William Wesley and John Calipari

S.L. Price's Sports Illustrated profile of Kentucky coach John Calipari is exhaustively reported and wonderfully told. It also includes one of the rarer baubles in sports -- on-the-record quotes from William Wesley. This passage includes something common in Wesley discussions -- stern talk about the importance of loyalty, and long-term relationships:

In the late '90s, when it became clear that Dajuan Wagner -- Milt's son and Wesley's godson -- would be a top prospect, Wesley was determined that history not repeat itself. He was living in Chicago then, and Calipari, after a little more than two disappointing seasons with the Nets, had landed in Philadelphia as Brown's assistant with the 76ers. "When I was sitting there, watching a Sixers game, and I saw Coach Cal, I said, I'm going to see if he's going to get back into [college] coaching," Wesley says. "I approached Cal. We talked about Kevin Walls."

At Brown's urging Calipari took the Memphis job when it opened up in 2000. But the school's limitations were many—Calipari still talks about the train tracks running through campus—and he realized that landing Wagner, then the nation's top junior, would entail a package deal. Dajuan was extraordinarily close with his best friend and housemate, forward Arthur Barclay, and, says Wesley, "where Arthur Barclay went to school, Dajuan was going to school." Meanwhile, Milt Wagner was looking to get into coaching. Calipari signed Barclay and hired Milt as his coordinator of basketball operations. The following year Dajuan enrolled at Memphis for his one college season.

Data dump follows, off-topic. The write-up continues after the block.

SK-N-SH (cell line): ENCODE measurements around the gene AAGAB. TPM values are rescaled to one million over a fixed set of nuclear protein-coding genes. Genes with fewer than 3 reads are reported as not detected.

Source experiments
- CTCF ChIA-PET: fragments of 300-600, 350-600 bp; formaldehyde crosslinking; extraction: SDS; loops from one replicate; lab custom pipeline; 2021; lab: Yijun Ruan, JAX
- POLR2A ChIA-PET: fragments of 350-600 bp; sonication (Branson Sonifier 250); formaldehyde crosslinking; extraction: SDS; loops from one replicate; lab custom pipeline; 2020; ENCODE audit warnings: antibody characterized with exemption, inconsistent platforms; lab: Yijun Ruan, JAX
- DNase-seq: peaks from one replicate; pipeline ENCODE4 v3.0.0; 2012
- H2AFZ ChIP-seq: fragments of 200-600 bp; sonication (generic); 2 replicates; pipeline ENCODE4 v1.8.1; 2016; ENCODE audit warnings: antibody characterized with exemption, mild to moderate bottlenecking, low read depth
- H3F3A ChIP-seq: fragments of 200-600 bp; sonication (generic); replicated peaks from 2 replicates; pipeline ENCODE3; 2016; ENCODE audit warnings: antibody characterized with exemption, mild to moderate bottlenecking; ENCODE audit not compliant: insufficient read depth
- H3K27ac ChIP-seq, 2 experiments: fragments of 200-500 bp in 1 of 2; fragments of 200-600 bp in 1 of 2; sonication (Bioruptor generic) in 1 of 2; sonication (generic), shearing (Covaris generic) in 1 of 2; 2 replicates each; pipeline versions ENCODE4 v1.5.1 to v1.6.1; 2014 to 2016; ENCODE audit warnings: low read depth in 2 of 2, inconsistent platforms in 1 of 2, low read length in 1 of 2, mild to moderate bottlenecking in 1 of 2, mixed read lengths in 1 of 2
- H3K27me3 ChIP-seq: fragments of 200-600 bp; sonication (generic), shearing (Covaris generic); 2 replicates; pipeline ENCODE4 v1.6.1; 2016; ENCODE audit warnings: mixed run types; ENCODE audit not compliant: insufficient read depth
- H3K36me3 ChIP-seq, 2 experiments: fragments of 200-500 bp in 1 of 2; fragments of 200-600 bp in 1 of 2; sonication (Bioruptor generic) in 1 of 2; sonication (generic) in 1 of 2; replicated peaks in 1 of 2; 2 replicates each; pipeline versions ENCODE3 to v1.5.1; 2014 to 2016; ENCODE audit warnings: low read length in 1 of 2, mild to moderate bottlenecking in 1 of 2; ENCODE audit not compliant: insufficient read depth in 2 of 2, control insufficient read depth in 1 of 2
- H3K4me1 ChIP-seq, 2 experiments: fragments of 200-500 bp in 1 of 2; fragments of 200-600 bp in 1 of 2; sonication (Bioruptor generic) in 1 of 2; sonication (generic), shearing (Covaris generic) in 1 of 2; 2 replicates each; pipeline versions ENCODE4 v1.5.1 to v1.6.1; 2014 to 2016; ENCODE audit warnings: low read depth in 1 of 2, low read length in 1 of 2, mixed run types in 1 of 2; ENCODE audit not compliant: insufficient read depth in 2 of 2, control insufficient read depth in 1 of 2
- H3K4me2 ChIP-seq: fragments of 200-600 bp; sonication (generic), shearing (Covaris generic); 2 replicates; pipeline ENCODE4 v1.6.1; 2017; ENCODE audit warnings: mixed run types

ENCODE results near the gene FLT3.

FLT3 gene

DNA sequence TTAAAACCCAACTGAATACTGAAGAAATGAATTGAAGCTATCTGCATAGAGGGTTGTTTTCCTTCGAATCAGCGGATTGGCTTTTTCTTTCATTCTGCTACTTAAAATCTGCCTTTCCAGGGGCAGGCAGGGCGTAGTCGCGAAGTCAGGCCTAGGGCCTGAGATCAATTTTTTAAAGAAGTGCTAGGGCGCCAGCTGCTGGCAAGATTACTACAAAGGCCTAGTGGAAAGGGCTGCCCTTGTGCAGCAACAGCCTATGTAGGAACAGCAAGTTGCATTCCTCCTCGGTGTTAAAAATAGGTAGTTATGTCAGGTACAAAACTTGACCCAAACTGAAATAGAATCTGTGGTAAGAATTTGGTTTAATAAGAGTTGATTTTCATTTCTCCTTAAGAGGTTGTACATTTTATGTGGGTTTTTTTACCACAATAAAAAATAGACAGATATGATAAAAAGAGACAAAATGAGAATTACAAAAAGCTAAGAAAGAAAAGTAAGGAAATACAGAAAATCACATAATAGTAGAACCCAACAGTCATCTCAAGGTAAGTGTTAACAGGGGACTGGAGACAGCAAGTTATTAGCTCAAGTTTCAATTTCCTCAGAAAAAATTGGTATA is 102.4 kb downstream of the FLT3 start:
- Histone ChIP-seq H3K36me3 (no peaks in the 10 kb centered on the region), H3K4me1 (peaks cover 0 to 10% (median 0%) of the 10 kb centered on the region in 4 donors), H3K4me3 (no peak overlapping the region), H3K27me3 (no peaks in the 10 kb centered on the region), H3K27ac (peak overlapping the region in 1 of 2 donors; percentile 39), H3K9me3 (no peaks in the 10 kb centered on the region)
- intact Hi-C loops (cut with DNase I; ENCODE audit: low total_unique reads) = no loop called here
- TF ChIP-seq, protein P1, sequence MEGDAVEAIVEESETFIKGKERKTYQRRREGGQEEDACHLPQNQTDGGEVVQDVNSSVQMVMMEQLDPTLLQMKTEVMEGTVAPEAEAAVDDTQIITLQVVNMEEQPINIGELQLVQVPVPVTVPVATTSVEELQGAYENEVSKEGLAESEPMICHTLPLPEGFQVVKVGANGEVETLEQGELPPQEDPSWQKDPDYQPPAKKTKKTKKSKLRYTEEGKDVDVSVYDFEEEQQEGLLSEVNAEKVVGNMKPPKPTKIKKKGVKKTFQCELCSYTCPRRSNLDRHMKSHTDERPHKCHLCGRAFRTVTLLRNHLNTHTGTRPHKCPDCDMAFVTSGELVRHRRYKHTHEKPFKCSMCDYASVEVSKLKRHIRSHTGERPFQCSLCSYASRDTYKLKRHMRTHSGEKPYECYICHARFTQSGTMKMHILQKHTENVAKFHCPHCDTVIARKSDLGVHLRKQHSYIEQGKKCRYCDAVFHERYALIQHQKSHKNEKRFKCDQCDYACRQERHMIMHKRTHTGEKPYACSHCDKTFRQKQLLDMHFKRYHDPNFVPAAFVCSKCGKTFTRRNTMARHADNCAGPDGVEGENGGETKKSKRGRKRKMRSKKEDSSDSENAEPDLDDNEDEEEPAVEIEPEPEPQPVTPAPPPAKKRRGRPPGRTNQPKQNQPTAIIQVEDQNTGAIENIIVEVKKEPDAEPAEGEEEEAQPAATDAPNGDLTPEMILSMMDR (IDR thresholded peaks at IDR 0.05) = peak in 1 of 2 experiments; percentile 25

Calipari endured much criticism for the moves, but Wesley didn't care. He was more interested in what happened next. Calipari pressed Milt Wagner to finish his degree at Memphis, kept him on staff for four years after Dajuan left for the NBA and has made sure he has had work, first as an assistant at UTEP and now at Auburn. Barclay, meanwhile, had an underwhelming career at Memphis but graduated in 2005 with a degree in urban studies. To Wesley, with his mouth at many a talented player's ear, this was everything. It meant Cal takes care of his own.

"Love is an action," Wesley says. "You've got to show it. That's what Cal's done for his players, his coaches, and he continues to do it. If you call me and you have a son and you say, 'Who would you recommend?' I'm going to say there's one coach I trust impeccably."